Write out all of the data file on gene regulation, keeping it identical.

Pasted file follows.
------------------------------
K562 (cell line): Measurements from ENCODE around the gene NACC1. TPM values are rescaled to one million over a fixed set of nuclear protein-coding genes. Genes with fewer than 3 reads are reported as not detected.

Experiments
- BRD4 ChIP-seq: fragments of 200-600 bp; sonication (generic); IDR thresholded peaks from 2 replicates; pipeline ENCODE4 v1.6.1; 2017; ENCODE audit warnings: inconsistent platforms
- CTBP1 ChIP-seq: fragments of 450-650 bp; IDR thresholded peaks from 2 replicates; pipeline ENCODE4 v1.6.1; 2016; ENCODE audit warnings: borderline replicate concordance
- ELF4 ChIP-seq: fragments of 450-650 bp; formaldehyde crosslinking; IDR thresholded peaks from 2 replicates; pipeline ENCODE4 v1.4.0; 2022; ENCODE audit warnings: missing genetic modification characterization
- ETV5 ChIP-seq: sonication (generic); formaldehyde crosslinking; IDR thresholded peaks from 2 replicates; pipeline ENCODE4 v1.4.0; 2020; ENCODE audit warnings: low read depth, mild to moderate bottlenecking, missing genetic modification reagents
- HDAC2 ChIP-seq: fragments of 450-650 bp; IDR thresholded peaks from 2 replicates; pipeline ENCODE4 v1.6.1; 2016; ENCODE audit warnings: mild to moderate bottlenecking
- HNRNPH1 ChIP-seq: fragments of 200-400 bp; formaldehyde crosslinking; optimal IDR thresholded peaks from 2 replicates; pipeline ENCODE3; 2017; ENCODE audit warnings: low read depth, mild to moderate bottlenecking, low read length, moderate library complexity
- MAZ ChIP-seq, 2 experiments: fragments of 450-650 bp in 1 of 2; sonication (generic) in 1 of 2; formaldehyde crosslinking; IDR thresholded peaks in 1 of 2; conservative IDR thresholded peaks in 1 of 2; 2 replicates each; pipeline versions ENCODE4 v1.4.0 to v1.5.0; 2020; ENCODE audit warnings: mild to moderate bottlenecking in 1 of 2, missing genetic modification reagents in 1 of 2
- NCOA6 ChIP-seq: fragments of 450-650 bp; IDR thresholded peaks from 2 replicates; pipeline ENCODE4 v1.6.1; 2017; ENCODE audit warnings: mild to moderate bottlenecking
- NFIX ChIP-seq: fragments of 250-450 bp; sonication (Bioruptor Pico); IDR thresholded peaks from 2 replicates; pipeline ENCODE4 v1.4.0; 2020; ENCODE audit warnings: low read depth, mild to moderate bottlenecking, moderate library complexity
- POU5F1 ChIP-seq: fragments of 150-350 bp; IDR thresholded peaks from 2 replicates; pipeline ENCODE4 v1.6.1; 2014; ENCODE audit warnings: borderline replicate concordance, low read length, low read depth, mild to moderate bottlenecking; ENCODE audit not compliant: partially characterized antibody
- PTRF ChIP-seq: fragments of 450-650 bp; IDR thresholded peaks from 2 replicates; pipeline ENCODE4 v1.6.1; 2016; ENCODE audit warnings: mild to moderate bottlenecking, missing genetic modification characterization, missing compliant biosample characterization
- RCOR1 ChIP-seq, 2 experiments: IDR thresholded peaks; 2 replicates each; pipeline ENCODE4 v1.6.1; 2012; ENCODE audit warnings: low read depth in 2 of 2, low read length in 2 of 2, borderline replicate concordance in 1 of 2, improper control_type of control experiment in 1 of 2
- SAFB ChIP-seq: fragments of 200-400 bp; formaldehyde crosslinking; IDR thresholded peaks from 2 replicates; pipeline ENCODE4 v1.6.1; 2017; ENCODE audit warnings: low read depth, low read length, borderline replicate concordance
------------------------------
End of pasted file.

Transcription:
K562 (cell line): Measurements from ENCODE around the gene NACC1. TPM values are rescaled to one million over a fixed set of nuclear protein-coding genes. Genes with fewer than 3 reads are reported as not detected.

Experiments
- BRD4 ChIP-seq: fragments of 200-600 bp; sonication (generic); IDR thresholded peaks from 2 replicates; pipeline ENCODE4 v1.6.1; 2017; ENCODE audit warnings: inconsistent platforms
- CTBP1 ChIP-seq: fragments of 450-650 bp; IDR thresholded peaks from 2 replicates; pipeline ENCODE4 v1.6.1; 2016; ENCODE audit warnings: borderline replicate concordance
- ELF4 ChIP-seq: fragments of 450-650 bp; formaldehyde crosslinking; IDR thresholded peaks from 2 replicates; pipeline ENCODE4 v1.4.0; 2022; ENCODE audit warnings: missing genetic modification characterization
- ETV5 ChIP-seq: sonication (generic); formaldehyde crosslinking; IDR thresholded peaks from 2 replicates; pipeline ENCODE4 v1.4.0; 2020; ENCODE audit warnings: low read depth, mild to moderate bottlenecking, missing genetic modification reagents
- HDAC2 ChIP-seq: fragments of 450-650 bp; IDR thresholded peaks from 2 replicates; pipeline ENCODE4 v1.6.1; 2016; ENCODE audit warnings: mild to moderate bottlenecking
- HNRNPH1 ChIP-seq: fragments of 200-400 bp; formaldehyde crosslinking; optimal IDR thresholded peaks from 2 replicates; pipeline ENCODE3; 2017; ENCODE audit warnings: low read depth, mild to moderate bottlenecking, low read length, moderate library complexity
- MAZ ChIP-seq, 2 experiments: fragments of 450-650 bp in 1 of 2; sonication (generic) in 1 of 2; formaldehyde crosslinking; IDR thresholded peaks in 1 of 2; conservative IDR thresholded peaks in 1 of 2; 2 replicates each; pipeline versions ENCODE4 v1.4.0 to v1.5.0; 2020; ENCODE audit warnings: mild to moderate bottlenecking in 1 of 2, missing genetic modification reagents in 1 of 2
- NCOA6 ChIP-seq: fragments of 450-650 bp; IDR thresholded peaks from 2 replicates; pipeline ENCODE4 v1.6.1; 2017; ENCODE audit warnings: mild to moderate bottlenecking
- NFIX ChIP-seq: fragments of 250-450 bp; sonication (Bioruptor Pico); IDR thresholded peaks from 2 replicates; pipeline ENCODE4 v1.4.0; 2020; ENCODE audit warnings: low read depth, mild to moderate bottlenecking, moderate library complexity
- POU5F1 ChIP-seq: fragments of 150-350 bp; IDR thresholded peaks from 2 replicates; pipeline ENCODE4 v1.6.1; 2014; ENCODE audit warnings: borderline replicate concordance, low read length, low read depth, mild to moderate bottlenecking; ENCODE audit not compliant: partially characterized antibody
- PTRF ChIP-seq: fragments of 450-650 bp; IDR thresholded peaks from 2 replicates; pipeline ENCODE4 v1.6.1; 2016; ENCODE audit warnings: mild to moderate bottlenecking, missing genetic modification characterization, missing compliant biosample characterization
- RCOR1 ChIP-seq, 2 experiments: IDR thresholded peaks; 2 replicates each; pipeline ENCODE4 v1.6.1; 2012; ENCODE audit warnings: low read depth in 2 of 2, low read length in 2 of 2, borderline replicate concordance in 1 of 2, improper control_type of control experiment in 1 of 2
- SAFB ChIP-seq: fragments of 200-400 bp; formaldehyde crosslinking; IDR thresholded peaks from 2 replicates; pipeline ENCODE4 v1.6.1; 2017; ENCODE audit warnings: low read depth, low read length, borderline replicate concordance